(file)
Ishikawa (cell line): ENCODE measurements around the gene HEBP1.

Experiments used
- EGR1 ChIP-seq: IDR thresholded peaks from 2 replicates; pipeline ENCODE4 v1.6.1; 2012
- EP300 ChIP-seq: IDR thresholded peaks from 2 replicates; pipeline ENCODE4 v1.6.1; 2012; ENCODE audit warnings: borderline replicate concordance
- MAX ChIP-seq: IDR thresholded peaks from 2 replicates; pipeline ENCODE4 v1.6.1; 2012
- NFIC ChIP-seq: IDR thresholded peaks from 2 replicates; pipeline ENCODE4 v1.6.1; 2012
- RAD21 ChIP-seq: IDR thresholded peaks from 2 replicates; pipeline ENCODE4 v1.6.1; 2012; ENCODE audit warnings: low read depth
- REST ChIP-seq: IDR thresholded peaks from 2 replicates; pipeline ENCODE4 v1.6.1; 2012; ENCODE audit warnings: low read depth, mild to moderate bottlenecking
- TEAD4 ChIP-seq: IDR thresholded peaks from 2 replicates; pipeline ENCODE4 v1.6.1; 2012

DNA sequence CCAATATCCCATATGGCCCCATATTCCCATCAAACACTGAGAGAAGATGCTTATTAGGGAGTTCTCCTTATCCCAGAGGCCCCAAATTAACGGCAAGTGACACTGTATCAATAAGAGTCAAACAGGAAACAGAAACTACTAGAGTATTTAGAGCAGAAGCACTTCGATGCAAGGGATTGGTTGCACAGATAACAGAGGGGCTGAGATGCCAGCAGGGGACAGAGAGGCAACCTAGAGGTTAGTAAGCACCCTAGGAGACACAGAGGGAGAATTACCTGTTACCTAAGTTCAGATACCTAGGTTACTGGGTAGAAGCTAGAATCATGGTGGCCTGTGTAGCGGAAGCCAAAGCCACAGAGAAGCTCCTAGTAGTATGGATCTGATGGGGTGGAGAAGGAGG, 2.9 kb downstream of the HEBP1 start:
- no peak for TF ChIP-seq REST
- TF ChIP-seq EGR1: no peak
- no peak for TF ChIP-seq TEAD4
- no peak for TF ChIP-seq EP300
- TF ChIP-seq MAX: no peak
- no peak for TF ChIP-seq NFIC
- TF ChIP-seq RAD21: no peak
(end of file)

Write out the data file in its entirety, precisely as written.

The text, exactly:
Ishikawa (cell line): ENCODE measurements around the gene HEBP1.

Experiments used
- EGR1 ChIP-seq: IDR thresholded peaks from 2 replicates; pipeline ENCODE4 v1.6.1; 2012
- EP300 ChIP-seq: IDR thresholded peaks from 2 replicates; pipeline ENCODE4 v1.6.1; 2012; ENCODE audit warnings: borderline replicate concordance
- MAX ChIP-seq: IDR thresholded peaks from 2 replicates; pipeline ENCODE4 v1.6.1; 2012
- NFIC ChIP-seq: IDR thresholded peaks from 2 replicates; pipeline ENCODE4 v1.6.1; 2012
- RAD21 ChIP-seq: IDR thresholded peaks from 2 replicates; pipeline ENCODE4 v1.6.1; 2012; ENCODE audit warnings: low read depth
- REST ChIP-seq: IDR thresholded peaks from 2 replicates; pipeline ENCODE4 v1.6.1; 2012; ENCODE audit warnings: low read depth, mild to moderate bottlenecking
- TEAD4 ChIP-seq: IDR thresholded peaks from 2 replicates; pipeline ENCODE4 v1.6.1; 2012

DNA sequence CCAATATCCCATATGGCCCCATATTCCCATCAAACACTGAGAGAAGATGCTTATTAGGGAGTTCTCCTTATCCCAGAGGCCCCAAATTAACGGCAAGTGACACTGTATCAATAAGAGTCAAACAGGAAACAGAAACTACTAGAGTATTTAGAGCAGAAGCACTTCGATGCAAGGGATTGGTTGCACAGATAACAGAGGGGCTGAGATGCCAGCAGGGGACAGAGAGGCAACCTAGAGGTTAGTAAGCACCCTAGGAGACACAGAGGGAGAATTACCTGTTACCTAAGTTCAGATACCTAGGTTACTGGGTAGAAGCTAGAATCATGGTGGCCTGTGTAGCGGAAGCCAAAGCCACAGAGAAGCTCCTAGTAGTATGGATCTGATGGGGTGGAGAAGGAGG, 2.9 kb downstream of the HEBP1 start:
- no peak for TF ChIP-seq REST
- TF ChIP-seq EGR1: no peak
- no peak for TF ChIP-seq TEAD4
- no peak for TF ChIP-seq EP300
- TF ChIP-seq MAX: no peak
- no peak for TF ChIP-seq NFIC
- TF ChIP-seq RAD21: no peak